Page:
New York Attorney General Eric Schneiderman is expected to file a lawsuit this week against Wells Fargo, accusing the bank of violating the terms of last year's National Mortgage Settlement.
The news comes just days after Wells Fargo agreed to pay $869 million to government-sponsored enterprise (GSE) Freddie Mac to settle disputes over faulty mortgages the bank sold to the firm prior to Jan. 1, 2009.
According to a New York Times report, Schneiderman may file the suit as early as Wednesday.
The AG alleges Wells Fargo failed to comply with some of the 304 servicing standards stipulated under the agreement reached last year between five of the nation's largest banks and 49 state attorneys general. The complaint pertains to how the banks handle the servicing of mortgages – in particular, the servicing of delinquent or defaulted loans.
Since the settlement terms went into effect, the AG's office has reportedly fielded hundreds of complaints from struggling borrowers who have had difficulty working with servicers to arrive at solutions to save their homes.
Vickee J. Adams, a spokeswoman for Wells Fargo, told the New York Times that the bank had not yet been served with a copy of the lawsuit.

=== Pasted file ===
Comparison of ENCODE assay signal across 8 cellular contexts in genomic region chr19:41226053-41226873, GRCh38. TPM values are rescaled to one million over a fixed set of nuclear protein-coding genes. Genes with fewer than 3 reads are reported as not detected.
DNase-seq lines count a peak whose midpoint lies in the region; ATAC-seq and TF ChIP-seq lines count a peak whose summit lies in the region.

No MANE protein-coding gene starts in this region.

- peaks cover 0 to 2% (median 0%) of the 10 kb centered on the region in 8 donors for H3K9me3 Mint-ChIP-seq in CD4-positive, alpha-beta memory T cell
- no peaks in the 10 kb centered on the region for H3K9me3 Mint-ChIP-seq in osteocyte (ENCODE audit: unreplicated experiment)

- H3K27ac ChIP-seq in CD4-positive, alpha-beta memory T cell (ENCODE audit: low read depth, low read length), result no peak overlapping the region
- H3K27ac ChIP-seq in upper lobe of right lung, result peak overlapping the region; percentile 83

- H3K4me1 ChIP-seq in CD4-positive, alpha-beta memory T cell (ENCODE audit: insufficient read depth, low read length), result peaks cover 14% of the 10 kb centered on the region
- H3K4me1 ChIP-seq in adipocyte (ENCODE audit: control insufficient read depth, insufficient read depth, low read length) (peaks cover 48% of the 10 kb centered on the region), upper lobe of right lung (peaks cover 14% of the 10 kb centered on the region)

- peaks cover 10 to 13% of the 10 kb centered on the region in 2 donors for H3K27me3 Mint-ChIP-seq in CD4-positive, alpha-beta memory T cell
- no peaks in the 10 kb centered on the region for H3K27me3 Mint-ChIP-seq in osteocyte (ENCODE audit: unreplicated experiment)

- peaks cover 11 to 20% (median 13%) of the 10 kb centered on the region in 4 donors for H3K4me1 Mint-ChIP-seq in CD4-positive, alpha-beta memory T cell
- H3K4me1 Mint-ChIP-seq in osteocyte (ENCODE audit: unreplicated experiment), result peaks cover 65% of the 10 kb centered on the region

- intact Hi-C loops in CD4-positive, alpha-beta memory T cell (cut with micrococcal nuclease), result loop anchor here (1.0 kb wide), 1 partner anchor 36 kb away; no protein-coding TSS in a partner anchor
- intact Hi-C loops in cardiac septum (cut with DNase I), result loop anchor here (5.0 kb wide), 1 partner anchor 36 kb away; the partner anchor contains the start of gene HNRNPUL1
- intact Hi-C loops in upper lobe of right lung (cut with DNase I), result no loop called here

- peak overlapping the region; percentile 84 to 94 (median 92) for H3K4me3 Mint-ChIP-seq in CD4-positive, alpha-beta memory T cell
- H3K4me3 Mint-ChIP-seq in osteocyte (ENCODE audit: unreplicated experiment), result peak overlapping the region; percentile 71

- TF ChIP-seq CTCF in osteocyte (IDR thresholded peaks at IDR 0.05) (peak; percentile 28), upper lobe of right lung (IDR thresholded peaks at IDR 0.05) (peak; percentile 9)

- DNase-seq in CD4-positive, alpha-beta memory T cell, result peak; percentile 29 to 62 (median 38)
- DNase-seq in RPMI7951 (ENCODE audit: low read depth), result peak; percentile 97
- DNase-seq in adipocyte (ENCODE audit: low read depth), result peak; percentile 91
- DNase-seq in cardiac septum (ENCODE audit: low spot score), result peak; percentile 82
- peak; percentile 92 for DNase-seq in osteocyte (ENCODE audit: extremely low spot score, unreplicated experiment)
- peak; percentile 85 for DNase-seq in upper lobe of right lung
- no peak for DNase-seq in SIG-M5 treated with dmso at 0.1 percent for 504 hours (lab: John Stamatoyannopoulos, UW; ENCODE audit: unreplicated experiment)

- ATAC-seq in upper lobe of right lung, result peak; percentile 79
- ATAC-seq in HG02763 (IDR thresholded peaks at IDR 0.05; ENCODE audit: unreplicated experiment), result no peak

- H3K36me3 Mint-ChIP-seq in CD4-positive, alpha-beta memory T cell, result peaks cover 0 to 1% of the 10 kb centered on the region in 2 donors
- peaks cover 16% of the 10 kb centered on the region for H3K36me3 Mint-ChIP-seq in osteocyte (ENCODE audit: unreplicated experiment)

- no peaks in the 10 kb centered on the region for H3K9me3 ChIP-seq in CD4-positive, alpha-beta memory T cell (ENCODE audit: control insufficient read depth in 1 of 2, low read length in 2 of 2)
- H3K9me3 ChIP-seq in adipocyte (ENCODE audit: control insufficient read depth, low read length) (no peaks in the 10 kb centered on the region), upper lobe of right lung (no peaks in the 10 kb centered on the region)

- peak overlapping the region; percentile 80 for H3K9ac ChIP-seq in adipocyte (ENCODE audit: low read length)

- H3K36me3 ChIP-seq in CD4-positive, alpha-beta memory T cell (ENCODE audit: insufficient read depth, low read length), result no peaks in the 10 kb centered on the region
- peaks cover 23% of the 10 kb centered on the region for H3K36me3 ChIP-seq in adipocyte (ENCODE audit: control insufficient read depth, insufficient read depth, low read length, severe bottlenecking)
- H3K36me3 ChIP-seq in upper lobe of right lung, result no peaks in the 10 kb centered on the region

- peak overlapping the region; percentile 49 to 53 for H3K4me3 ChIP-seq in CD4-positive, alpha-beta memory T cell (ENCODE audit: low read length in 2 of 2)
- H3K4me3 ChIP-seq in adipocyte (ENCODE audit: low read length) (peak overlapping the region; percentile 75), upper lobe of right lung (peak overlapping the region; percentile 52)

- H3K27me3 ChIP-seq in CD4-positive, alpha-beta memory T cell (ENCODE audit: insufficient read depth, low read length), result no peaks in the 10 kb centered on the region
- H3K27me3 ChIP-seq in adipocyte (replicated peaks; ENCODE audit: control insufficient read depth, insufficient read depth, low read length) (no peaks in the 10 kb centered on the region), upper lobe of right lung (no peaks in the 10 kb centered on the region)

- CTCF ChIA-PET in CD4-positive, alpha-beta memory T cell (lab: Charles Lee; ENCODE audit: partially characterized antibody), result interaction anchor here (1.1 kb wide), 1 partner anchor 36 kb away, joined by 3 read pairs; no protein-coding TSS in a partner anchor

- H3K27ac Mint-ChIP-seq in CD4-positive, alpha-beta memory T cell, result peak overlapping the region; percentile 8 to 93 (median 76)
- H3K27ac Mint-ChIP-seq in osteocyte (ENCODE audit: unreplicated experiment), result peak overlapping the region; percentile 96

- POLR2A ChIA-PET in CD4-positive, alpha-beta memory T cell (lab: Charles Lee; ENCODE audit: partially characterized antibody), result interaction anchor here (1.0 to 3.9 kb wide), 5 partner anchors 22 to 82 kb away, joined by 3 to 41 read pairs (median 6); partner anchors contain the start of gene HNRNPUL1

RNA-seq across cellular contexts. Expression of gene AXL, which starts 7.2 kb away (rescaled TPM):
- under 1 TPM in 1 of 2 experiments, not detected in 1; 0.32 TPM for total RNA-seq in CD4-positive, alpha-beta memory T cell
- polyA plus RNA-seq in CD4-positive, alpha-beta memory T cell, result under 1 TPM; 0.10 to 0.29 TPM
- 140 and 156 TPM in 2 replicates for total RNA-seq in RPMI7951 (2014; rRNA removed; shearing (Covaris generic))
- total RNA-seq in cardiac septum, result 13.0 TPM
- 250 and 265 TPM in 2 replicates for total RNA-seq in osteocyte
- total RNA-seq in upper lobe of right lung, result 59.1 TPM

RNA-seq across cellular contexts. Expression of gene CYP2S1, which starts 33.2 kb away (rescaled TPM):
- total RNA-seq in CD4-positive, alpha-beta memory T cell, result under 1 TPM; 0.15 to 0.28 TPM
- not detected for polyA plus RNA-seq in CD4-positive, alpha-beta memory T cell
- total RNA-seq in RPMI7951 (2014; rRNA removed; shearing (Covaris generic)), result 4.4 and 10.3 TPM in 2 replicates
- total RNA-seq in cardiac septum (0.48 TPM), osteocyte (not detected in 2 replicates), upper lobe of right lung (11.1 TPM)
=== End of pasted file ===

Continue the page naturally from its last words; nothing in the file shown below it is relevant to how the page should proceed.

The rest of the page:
‘It is very disappointing that the New York attorney general continues to pursue his course, given our commitment to the terms of the National Mortgage Settlement and ongoing engagement,’ Adams told the paper. ‘Wells Fargo has been a leader in preventing foreclosures, helping families maintain homeownership with more than 880,000 modifications nationwide and 26,000 in New York over the last four years.’
In May, Schneiderman's office announced that the AG was mulling suits against Bank of America and Wells Fargo over violations of the terms of the mortgage settlement. That prompted negotiations between the AG's office and the two banks.
As a result of those talks, Bank of America has reportedly agreed to implement additional measures to ensure it is in compliance with the settlement – while Wells Fargo has maintained that it has not violated the agreement and is prepared to fight the suit in court.
After Schneiderman announced his intention to sue, he reportedly wrote a letter to former North Carolina Banking Commissioner Joseph Smith, the monitor for the settlement, stating that there was ‘mounting evidence’ that Wells Fargo and Bank of America had continued to violate the terms of the settlement. More specifically, Schneiderman said his office had documented 339 violations of the imposed servicing standards by Wells Fargo and Bank of America since October 2012.